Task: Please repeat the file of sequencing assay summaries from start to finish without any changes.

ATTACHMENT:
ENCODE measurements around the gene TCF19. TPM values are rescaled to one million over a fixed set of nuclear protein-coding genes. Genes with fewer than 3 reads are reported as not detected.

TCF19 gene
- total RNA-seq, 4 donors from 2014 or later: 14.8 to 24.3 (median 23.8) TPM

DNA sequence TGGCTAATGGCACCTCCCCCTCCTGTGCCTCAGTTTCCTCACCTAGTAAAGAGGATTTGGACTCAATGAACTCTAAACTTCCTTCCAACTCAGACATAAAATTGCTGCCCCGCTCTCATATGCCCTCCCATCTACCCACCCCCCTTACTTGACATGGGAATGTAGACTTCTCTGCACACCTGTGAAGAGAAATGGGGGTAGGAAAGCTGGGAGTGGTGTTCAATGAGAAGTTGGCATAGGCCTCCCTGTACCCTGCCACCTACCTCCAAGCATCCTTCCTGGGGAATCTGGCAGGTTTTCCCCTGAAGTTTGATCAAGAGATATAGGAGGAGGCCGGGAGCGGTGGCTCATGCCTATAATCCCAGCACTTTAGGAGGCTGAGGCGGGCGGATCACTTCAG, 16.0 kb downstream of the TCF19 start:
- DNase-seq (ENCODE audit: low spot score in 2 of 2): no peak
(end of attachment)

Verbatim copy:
ENCODE measurements around the gene TCF19. TPM values are rescaled to one million over a fixed set of nuclear protein-coding genes. Genes with fewer than 3 reads are reported as not detected.

TCF19 gene
- total RNA-seq, 4 donors from 2014 or later: 14.8 to 24.3 (median 23.8) TPM

DNA sequence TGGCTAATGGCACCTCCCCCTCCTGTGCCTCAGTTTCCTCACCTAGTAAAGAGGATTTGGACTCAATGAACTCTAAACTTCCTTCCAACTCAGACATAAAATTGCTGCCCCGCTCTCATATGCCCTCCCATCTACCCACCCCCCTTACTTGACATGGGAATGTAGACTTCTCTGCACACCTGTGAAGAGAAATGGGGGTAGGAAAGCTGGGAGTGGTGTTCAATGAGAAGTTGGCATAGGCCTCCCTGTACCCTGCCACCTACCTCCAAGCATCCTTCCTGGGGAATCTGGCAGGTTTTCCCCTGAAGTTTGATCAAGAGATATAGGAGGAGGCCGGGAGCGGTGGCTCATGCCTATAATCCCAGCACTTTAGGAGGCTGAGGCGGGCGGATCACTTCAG, 16.0 kb downstream of the TCF19 start:
- DNase-seq (ENCODE audit: low spot score in 2 of 2): no peak